AuthorMicalizzi, Julie


The implementation of the patent system sought to foster innovation in fields that would yield the most public benefit, by offering the innovator an exclusive property right. A patent imparts on its owner a right to exclude others from making and distributing the claimed invention. Importantly, a patent does not grant the right to make or use the newly claimed invention itself, for if the invention is an improvement on a previously patented item, the whole item, including the original invention and the improvement as an inseparable unit, falls under the umbrella of exclusion associated with the original patent. However, the limited property right is generally overcome by sophisticated licensing agreements between knowledgeable parties wherein the previous patent owner and the owner of the improvement work together to allow the other restricted use of each granted right to make an item with both attributes. However, this limitation is not to diminish the influence of a patented property right alone; in fact, the repercussions of an exclusionary right are especially profound regarding misappropriation.

While the patent system is not meant to reach knowledge already within the public domain--since an exclusionary right on natural elements would hinder, not promote downstream innovation-the patent system is intended to provide avenues of reward for inventions that newly benefit the public. Unfortunately, this means that patent system does not reach the entire body of information referred to as traditional knowledge, which has been discovered and passed down by indigenous groups for generations. Often consisting of plants utilized for their flavorful, aesthetic, or medicinal qualities, traditional knowledge incorporates mostly natural materials within the public domain that indigenous populations utilized for centuries. As such, the information is unpatentable. Because traditional knowledge is already within the public domain, any patentable "improvements" on the traditional knowledge made by third parties would not be considered improvements at all, but rather original inventions. Based on the patent system, the indigenous groups would not have any initial right to the information and would not be entitled to licensing agreements or compensation for subsequent inventions. Not only are the traditional groups unable to obtain an exclusionary right to the information and prevent others from the exploitation and misappropriation of their knowledge, but, furthermore, the indigenous people are also unable to claim any financial interest or entitlement to licensing agreements over subsequent research done by third parties.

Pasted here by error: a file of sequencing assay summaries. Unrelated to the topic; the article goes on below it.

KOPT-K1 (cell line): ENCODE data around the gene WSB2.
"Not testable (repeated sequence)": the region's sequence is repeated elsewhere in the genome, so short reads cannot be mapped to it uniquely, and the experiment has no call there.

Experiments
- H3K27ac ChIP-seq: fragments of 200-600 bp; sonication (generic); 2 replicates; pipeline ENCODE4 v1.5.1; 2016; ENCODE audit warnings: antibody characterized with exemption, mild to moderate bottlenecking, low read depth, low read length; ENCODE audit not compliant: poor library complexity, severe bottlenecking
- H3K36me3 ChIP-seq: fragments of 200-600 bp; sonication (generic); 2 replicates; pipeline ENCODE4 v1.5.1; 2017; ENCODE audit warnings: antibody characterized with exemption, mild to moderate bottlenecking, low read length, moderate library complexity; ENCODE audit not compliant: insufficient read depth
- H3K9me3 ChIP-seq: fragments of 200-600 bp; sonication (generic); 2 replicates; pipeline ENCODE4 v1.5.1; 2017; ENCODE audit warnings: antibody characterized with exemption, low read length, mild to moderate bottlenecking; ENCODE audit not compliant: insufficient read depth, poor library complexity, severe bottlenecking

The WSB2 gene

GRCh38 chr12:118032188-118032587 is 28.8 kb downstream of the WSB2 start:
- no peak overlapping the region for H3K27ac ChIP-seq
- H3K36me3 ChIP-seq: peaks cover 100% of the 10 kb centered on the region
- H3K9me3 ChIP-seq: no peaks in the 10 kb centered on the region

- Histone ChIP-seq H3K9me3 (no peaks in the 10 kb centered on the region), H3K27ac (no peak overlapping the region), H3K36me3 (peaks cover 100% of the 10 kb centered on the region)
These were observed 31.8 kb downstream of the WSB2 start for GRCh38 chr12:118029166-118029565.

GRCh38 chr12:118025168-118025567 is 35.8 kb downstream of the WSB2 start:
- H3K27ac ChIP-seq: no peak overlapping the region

This paper will address three potential cases of misappropriation concerning traditional knowledge and genetic resources of traditional groups in Africa and will explore how the Western patent system enabled, prevented, and corrected misappropriation in the context of these case studies. In all three studies, the patent system failed in misapplying the requirements of patentability and in granting patents for information that is per se unpatentable. However, the unpatentability of these specific instances of traditional knowledge also precludes the indigenous populations from claiming property rights over the information. Without an exclusionary property right, third parties are still able to commercialize the information. While such misappropriation might not be prohibited under patent law, the wrongful taking still is immoral. Though the patent system has evolved in preventing its inherent discrimination, e.g. recognizing public use outside the U.S. as a patent-defeating element, the patent system effectively fails to enable the indigenous groups to claim their own property right over the information or provide any adequate remedy for the traditional communities including recognition or compensation.



      While member states in the World Intellectual Property Organization (WIPO) do not currently agree upon a definition, Black's Law Dictionary offers one potential understanding of misappropriation: "a common-law tort of using the non-copyrightable information or ideas that an organization collects and disseminates for a profit to compete unfairly against that organization, or copying work whose creator has not yet claimed or been granted exclusive rights in work." (1) The elements of misappropriation further require: (1) the party claiming right to the information invested time, money, or effort for its extraction, (2) the competing party seized the information without similar time, money, or effort, (3) and the party claiming right to the information thereby suffered injury. (2) In the patent context, misappropriation involving indigenous populations typically occurs when their traditional knowledge--i.e. their unique cultural practices, rituals, and traditions--becomes the subject of a patented right by another group that is more fiscally and commercially knowledgeable and who retains substantial market power or economic influence. Universities and corporations involved with pharmaceuticals or biotechnology recognize the monetary potential in exploiting certain traditional knowledge and, unrestrained by the patent system, gain an exclusionary right and effectively engage in misappropriation of the claimed information.